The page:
alicemacher: Lisa Winklemeyer from the webcomic Penny and Aggie, c2004-2011 G. Lagacé, T Campbell (Default)
[personal profile] alicemacher

In 1949, the relatively unknown cartoonist Harvey Kurtzman, coming off a run of his one-page gag strip Hey, Look! for Timely, shopped his work around and received his first EC assignment. No, it wasn't on one of their horror titles; those wouldn't be launched until the following year. Nor were they publishing war or satire comics yet. Rather, Kurtzman's EC debut was as illustrator of Lucky Fights It Through, a giveaway 16-page educational comic about syphilis...with a two-fisted cowboy setting, since western comics were in then.

'That ignorant, ignorant cowboy' )
alicemacher: Lisa Winklemeyer from the webcomic Penny and Aggie, c2004-2011 G. Lagacé, T Campbell (Default)
[personal profile] alicemacher

(From the cover of Mad #16 [October 1954], art H. Kurtzman)

True, the spoof newspaper headline above refers to certain comics becoming "underground" as in "illegal" (this being when Dr. Wertham and friends were trying to accomplish precisely that), as opposed to "countercultural." Even so, actual underground comix creators such as R. Crumb and Art Spiegelman have credited Mad, in its original comic-book format (1952-1954), as a major influence on their work. As Spiegelman put it in his Breakdowns anthology, "Mad warped a generation. In the bland American 1950s [...] [i]t was saying: 'The media--the whole damn adult world--is lying to you...and we here at Mad are part of the media!'"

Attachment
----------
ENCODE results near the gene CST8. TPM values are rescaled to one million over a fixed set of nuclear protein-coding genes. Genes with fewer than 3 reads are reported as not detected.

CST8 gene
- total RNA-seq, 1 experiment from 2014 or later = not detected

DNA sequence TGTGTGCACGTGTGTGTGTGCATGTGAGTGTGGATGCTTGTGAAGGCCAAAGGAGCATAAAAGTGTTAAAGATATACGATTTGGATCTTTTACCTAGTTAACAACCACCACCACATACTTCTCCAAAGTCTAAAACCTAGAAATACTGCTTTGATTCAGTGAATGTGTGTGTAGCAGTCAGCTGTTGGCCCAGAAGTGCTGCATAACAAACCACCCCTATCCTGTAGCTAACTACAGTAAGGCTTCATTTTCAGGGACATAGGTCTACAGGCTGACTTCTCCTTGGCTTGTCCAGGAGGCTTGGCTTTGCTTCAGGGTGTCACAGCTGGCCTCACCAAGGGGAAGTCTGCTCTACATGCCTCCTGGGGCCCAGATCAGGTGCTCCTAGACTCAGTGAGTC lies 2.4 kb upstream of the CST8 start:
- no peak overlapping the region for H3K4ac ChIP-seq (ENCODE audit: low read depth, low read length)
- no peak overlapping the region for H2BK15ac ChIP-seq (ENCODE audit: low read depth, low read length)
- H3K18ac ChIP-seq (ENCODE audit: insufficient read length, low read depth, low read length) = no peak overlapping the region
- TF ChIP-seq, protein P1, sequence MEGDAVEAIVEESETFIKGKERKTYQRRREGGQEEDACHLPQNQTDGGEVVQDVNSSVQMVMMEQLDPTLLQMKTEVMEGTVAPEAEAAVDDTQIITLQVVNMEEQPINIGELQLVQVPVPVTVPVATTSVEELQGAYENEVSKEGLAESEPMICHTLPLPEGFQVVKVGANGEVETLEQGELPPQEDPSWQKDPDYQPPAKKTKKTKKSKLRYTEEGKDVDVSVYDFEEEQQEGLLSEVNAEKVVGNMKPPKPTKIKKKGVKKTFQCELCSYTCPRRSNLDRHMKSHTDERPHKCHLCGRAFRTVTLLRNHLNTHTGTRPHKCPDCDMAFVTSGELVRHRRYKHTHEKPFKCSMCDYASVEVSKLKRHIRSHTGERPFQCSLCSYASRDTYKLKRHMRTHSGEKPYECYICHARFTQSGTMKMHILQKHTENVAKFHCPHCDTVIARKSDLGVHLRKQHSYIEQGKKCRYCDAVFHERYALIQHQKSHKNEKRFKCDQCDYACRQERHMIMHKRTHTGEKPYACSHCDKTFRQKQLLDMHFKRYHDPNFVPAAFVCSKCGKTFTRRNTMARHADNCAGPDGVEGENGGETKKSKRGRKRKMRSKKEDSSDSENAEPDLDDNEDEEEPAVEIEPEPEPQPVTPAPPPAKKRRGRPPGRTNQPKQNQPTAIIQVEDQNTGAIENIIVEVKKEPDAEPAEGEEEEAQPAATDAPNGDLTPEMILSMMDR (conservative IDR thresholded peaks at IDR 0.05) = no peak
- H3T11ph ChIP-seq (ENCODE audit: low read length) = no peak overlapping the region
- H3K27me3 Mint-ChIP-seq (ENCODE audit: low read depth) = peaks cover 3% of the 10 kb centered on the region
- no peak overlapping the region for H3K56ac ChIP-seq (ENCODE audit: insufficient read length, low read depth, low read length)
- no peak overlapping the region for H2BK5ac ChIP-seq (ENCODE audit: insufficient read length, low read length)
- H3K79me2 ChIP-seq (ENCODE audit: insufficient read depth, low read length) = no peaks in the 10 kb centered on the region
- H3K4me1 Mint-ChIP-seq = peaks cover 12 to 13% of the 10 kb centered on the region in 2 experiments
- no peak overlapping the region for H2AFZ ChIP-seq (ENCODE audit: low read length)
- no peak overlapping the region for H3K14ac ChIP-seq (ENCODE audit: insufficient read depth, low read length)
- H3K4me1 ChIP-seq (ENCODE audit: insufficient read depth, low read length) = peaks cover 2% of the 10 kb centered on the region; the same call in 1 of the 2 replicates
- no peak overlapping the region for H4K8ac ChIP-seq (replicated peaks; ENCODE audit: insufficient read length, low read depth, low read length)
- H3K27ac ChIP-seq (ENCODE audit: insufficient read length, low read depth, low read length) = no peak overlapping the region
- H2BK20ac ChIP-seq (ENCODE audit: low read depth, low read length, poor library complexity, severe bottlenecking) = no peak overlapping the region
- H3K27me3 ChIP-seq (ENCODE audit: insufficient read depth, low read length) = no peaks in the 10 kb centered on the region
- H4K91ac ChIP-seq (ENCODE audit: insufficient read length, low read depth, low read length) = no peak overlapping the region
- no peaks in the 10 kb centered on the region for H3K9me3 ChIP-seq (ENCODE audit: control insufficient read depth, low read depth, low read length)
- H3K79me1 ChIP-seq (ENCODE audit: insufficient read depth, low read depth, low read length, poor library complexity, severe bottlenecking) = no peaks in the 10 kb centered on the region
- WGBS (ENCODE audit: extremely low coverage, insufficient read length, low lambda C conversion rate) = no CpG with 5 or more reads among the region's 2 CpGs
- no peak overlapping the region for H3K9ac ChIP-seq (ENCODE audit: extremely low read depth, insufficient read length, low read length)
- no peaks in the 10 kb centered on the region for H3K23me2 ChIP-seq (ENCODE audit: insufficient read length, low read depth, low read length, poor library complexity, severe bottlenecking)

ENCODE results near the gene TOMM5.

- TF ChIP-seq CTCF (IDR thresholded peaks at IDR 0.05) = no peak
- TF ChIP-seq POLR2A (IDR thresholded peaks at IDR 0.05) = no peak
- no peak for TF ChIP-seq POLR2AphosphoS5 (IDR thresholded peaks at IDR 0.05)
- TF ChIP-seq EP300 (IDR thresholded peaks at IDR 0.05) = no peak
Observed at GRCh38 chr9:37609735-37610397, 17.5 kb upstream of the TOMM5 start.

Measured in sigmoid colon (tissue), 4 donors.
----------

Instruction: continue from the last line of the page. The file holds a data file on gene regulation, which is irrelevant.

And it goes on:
Dig, dig, dig! )
jlroberson: (pic#369208)
[personal profile] jlroberson

suggested tags: publication: MAD, creator: harvey kurtzman, creator: wallace wood, genre: satire, subject: nazis
[identity profile]
Yikes. Is this one of the most famous faces of the 20th Century? you bet.

Alfred E Neuman is not an original creation of MAD MAGAZINE, of course. The grinning impish face (with a missing tooth and ears like an early warning system)goes way way back. He appears in ads and postcards in the years before WW I, although the further back one digs, the less clear the resemblance becomes until you're not sure if you can really call that poster for a painless dentist an ancestor or not. This charming portrait first appeared in MAD# 27, the April 1956 issue. The illustration was taken from an old postcard. The border itself is worth studying for a few minutes at the higher magnification, being art by Harvey Kurtzman, Will Elder and Wally Wood.